Asda is to invest at least £20 million into a partnership with food redistribution charities with the aim of helping more than one million people out of food poverty over the next three years.
The supermarket is to fund development of the distribution infrastructure used by FareShare and The Trussell Trust to make fresh food the norm in foodbanks.
Currently, both charities struggle to transport and store fresh food, which needs to be chilled, and means those using food banks are reliant on mainly tinned and packet foods.
The investment will also fund support services in food banks, such as debt counselling and job advice, allowing people to begin to get themselves out of food poverty.
The partnership will enable FareShare and The Trussell Trust to provide an additional 24 million meals every year, give 500,000 more people access to fresh food in the UK and help one million people get themselves out of food poverty over the next three years, Asda said.
In a blog post, Andy Murray, Asda’s chief customer officer, said: “Right now in the UK, 8.4 million people are struggling to afford to eat. One in 10 people in the UK are missing meals to pay their bills – and one in four of those are children.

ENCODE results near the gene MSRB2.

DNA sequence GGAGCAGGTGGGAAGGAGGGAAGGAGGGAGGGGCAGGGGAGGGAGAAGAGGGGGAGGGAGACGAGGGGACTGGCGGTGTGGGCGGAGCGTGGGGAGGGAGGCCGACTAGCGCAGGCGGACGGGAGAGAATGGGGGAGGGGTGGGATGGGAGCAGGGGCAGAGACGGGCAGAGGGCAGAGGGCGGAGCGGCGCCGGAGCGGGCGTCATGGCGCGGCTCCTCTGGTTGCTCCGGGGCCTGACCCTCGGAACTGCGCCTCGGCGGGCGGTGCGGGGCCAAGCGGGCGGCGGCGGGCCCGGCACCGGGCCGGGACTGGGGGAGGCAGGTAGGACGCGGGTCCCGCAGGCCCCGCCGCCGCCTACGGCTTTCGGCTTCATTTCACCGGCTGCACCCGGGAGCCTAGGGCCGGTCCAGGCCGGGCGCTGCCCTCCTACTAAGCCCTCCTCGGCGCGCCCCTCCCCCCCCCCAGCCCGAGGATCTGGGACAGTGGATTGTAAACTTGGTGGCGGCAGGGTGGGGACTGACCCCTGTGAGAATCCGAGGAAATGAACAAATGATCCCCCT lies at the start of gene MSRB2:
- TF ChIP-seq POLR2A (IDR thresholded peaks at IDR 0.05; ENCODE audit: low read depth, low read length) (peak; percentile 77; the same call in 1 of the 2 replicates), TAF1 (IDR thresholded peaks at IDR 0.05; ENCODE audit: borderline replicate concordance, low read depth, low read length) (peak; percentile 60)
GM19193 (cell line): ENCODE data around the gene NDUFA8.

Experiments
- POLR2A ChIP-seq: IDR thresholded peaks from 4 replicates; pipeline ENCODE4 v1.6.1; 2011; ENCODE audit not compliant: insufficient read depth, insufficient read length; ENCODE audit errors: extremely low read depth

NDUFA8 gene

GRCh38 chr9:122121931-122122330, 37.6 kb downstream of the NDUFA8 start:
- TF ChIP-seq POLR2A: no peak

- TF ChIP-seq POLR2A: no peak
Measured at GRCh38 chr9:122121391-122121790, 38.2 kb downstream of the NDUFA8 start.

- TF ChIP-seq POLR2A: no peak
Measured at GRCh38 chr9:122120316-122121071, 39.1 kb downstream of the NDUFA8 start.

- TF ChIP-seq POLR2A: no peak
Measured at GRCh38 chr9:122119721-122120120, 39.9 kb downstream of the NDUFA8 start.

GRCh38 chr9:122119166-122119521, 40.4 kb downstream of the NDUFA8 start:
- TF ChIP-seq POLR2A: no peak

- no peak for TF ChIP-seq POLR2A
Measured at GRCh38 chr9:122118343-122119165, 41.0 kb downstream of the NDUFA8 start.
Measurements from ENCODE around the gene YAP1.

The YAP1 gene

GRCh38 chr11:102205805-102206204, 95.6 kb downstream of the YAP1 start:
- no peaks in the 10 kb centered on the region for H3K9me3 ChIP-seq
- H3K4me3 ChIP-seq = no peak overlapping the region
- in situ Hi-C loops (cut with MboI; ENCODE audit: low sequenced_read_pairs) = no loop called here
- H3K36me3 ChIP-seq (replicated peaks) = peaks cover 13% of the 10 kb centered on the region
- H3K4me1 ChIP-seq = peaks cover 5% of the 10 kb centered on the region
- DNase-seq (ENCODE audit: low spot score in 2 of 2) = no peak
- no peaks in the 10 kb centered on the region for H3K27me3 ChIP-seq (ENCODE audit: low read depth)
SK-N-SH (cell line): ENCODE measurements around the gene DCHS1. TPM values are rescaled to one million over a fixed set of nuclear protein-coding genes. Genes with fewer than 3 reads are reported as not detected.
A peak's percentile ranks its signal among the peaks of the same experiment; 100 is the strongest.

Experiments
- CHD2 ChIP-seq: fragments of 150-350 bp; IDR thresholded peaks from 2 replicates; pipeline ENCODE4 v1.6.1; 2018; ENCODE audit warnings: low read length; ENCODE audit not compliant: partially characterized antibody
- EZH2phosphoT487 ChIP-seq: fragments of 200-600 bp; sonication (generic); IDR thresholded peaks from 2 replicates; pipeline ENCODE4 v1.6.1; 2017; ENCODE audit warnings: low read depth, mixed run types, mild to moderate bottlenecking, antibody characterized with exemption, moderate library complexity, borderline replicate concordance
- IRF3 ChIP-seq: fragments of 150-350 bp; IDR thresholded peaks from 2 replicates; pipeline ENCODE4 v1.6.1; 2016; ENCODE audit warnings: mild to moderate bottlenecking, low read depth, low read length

“And yet, four million tonnes of perfectly decent food is wasted each year in the UK.
“We simply cannot – and will not – accept food being wasted whilst people in our communities go hungry. We’ve listened to our customers and want to take on their challenge to fight hunger and create change.”
Mark Ward, interim chief executive at The Trussell Trust, said: “Asda’s investment means they can expand their reach and develop new projects bringing very real, tangible benefits to local communities and to anyone struggling with food insecurity in a way that simply has not been possible before.”